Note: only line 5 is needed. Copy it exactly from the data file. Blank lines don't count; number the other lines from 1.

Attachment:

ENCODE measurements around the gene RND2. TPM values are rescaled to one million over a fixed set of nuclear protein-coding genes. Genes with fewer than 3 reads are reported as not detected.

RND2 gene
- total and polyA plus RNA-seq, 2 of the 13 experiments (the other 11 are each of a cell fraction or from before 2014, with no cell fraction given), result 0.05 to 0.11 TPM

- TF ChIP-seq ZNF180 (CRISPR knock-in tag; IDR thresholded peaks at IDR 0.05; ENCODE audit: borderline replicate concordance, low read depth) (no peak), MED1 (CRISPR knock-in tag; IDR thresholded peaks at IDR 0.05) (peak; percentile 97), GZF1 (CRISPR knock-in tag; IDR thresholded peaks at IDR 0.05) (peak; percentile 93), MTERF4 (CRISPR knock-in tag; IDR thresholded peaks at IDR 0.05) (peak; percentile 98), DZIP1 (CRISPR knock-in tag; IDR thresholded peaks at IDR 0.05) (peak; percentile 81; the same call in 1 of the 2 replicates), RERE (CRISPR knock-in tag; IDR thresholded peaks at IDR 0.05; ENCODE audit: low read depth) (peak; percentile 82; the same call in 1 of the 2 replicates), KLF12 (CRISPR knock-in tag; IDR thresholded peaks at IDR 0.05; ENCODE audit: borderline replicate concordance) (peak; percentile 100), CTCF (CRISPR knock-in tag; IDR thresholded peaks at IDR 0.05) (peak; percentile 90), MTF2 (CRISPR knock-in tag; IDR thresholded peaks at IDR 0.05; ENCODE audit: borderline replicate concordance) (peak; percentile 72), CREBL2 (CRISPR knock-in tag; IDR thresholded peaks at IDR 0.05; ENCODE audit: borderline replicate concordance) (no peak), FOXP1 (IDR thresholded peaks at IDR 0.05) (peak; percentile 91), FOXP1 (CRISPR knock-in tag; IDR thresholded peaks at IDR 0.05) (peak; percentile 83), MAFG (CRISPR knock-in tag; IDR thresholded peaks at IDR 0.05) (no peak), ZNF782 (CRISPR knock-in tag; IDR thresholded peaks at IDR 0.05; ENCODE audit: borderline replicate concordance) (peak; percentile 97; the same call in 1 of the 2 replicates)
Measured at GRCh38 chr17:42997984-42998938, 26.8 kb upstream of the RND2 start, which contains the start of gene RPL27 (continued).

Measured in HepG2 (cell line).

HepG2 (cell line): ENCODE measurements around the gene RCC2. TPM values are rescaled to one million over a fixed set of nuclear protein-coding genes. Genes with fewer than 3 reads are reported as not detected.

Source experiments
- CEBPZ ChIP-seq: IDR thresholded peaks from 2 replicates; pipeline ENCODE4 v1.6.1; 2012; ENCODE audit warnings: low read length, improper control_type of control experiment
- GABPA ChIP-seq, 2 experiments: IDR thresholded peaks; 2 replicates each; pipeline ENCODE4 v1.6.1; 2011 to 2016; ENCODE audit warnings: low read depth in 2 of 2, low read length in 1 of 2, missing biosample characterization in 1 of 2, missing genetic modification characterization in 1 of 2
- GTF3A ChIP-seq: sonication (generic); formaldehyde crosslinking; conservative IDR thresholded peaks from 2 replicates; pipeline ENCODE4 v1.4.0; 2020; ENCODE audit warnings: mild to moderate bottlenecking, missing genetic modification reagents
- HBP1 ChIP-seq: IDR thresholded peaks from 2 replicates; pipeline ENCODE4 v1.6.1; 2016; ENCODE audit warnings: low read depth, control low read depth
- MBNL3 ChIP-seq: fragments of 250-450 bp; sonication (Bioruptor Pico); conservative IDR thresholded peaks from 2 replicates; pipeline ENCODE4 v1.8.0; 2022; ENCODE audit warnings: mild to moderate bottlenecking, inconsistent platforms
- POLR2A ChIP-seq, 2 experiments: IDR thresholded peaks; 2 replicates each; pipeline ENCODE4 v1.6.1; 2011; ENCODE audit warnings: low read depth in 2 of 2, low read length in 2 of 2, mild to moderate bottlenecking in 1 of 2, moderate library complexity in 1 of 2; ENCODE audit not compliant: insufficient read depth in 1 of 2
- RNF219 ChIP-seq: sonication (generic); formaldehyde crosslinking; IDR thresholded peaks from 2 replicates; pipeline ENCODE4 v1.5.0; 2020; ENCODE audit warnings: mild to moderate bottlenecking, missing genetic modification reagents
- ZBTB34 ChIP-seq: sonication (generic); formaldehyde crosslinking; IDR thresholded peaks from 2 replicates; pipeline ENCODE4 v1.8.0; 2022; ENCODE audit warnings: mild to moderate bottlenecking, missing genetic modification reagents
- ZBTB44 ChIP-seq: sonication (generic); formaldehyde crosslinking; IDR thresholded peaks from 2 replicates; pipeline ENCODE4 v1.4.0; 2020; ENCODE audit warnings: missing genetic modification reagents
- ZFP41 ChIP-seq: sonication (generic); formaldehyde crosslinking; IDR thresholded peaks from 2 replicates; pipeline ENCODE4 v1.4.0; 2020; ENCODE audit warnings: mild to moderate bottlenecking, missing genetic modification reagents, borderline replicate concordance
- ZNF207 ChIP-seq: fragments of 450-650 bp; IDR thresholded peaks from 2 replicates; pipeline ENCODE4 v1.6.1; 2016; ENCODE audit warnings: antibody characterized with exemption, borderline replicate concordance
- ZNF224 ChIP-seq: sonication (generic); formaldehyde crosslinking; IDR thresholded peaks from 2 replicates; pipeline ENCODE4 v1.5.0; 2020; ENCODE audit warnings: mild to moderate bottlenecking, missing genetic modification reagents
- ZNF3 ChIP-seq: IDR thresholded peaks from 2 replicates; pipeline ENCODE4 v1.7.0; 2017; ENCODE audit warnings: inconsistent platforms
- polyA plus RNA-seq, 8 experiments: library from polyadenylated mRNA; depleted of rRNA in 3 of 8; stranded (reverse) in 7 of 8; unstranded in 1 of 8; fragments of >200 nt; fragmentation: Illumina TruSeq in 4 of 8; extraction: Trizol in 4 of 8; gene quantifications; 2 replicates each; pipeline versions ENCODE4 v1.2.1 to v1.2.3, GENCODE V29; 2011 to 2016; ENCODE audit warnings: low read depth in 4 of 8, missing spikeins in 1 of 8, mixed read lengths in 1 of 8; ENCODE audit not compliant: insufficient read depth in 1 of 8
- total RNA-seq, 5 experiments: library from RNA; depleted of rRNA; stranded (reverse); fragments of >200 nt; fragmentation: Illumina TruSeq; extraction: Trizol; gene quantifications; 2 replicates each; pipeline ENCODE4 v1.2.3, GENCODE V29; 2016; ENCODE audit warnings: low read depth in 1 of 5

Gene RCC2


Measured at GRCh38 chr17:42997984-42998938, 26.8 kb upstream of the RND2 start, which contains the start of gene RPL27 (continued).